In a bid to increase food productivity in Senegal, researchers at the Centre for Ecological Monitoring (Centre de Suivi Ecologique, CSE), Dakar, have contacted the Pakistani Inter-Islamic Network on Space Sciences and Technology (ISNET) as it intends to utilise space technology to improve on its strategy so far.

Space technology will make collation of the nation’s meteorological data fast and easy, with remote satellites the information will be gathered and exploited for the evaluation of agro-meteorological data of lands and soils, meteorological forecasting, natural disaster preparedness, accurate agriculture, crop control and water availability.

According to CSE director-general,  Aziz Touré, Senegal’s increased population calls for simultaneous increase in food demand, threatening food security and increasing dependence on food imports.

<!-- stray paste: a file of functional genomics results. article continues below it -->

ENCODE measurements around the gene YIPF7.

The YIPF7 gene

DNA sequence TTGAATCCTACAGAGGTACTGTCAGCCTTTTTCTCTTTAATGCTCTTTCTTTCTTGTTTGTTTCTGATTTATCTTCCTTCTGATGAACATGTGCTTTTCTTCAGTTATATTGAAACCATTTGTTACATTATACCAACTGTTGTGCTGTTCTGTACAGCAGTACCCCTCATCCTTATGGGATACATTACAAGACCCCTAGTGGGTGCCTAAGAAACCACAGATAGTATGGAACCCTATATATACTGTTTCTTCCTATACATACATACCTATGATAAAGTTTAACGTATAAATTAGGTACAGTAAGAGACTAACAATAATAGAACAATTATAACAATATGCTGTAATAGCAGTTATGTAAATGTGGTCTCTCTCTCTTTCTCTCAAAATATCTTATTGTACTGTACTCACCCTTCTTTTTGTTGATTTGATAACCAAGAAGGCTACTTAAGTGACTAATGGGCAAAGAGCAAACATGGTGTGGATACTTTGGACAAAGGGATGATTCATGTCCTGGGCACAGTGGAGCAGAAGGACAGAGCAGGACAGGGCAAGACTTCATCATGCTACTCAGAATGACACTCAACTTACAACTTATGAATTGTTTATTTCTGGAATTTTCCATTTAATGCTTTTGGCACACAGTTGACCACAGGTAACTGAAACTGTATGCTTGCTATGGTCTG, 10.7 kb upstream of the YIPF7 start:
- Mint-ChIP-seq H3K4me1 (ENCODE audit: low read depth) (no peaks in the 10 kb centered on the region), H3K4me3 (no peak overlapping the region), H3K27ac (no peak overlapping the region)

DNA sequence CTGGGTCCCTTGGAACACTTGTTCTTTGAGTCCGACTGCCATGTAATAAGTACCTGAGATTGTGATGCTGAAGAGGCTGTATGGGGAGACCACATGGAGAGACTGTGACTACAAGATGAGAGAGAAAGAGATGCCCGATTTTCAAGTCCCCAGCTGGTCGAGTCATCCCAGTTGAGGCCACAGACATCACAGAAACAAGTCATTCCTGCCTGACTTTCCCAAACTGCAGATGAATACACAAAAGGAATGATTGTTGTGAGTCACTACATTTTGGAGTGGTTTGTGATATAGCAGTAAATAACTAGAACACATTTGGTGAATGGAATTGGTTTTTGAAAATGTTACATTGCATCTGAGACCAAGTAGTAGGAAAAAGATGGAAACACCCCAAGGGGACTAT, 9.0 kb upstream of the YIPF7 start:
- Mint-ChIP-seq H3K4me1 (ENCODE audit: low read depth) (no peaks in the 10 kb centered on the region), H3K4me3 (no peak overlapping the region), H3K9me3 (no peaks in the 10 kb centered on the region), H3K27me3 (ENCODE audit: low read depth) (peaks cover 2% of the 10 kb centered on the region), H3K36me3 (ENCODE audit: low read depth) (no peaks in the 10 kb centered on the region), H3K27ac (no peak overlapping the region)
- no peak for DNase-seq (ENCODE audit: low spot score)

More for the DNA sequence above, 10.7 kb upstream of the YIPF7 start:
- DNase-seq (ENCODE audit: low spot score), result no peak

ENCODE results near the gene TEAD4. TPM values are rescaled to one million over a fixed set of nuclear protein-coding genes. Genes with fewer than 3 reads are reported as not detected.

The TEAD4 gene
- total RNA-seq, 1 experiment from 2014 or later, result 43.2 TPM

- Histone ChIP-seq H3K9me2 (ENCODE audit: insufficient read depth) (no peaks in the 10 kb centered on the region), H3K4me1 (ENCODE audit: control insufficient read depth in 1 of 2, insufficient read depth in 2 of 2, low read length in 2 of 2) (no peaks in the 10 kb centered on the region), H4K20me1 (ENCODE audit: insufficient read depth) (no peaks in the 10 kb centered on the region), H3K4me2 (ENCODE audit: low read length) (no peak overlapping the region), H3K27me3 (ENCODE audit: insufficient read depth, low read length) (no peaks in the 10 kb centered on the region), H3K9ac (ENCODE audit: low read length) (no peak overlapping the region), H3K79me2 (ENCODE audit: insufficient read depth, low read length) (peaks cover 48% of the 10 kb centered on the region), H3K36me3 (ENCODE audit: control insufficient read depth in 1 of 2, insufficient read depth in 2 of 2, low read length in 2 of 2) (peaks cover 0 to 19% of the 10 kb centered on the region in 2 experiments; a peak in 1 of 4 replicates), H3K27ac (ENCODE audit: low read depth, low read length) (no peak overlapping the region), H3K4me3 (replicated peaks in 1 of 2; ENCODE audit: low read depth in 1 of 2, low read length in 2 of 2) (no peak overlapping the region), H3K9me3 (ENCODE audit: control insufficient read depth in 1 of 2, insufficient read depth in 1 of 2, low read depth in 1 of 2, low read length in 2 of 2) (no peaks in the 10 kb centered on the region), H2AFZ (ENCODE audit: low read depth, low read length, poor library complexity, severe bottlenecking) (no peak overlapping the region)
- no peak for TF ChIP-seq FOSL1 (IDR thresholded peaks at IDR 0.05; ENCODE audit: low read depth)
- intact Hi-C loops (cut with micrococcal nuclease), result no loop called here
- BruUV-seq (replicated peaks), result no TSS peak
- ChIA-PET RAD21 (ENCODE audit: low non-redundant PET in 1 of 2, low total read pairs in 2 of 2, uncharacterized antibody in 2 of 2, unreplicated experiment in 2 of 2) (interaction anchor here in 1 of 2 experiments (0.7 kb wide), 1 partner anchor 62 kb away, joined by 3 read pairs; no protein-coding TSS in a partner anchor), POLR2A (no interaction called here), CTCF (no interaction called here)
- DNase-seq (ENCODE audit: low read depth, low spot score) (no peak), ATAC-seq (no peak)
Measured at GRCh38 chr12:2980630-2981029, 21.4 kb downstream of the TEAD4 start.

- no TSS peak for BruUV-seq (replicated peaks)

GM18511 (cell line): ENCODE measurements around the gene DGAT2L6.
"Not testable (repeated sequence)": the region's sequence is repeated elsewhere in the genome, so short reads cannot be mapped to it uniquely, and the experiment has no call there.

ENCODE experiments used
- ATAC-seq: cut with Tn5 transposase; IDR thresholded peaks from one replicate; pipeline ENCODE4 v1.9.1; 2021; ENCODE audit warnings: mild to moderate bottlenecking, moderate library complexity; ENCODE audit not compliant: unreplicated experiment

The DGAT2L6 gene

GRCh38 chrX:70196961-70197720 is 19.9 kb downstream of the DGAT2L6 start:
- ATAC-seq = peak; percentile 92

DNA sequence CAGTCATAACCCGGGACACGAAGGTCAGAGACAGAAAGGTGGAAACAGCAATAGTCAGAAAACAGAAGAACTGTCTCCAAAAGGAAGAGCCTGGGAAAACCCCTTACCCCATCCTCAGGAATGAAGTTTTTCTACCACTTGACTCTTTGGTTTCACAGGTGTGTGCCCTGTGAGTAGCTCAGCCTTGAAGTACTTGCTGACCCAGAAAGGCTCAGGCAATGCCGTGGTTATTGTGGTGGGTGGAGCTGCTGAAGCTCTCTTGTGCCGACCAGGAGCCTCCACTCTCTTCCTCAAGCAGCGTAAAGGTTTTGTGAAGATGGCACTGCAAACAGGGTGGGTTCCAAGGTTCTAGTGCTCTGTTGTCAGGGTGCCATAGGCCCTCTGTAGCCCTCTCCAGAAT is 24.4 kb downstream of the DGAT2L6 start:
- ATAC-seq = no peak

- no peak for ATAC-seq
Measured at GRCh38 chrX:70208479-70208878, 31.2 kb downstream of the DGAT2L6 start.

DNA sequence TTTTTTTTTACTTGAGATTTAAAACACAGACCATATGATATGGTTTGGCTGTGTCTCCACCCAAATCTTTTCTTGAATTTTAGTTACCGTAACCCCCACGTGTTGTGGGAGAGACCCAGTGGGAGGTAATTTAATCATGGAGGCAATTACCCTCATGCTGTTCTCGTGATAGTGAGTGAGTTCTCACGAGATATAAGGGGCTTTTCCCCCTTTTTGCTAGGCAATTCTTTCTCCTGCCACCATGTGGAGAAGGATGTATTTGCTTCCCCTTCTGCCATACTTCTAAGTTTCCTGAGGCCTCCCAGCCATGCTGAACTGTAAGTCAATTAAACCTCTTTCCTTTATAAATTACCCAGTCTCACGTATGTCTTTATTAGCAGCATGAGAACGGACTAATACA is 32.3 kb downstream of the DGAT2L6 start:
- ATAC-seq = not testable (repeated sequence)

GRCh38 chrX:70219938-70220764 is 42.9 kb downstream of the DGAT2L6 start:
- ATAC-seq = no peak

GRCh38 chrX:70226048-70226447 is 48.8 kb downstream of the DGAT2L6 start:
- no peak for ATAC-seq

Senegal adopted a food import policy to solve its food insecurity which is now threatened by climate change. Last month, excessive heat and an unprecedented drought ravaged the Corn Belt in the U.S., escalating rising food prices.

According to Scidev.Net, Ismaila Diop, the principal private secretary at Senegal’s Environment Ministry, said: “The collaboration between the Senegalese experts and those of the ISNET network allows us to find solutions to climate change [impacts on] agricultural development and food stability in Africa.” He continued: “food security is an urgent issue for African leaders.”

President of the Senegalese Red Cross, Abdoul Aziz Diallo said Senegal is one of the countries within the Sahel region, affected most by food insecurity. “Some 800,000 people are affected by food insecurity,” he said.


Elsewhere on Ventures

Triangle arrow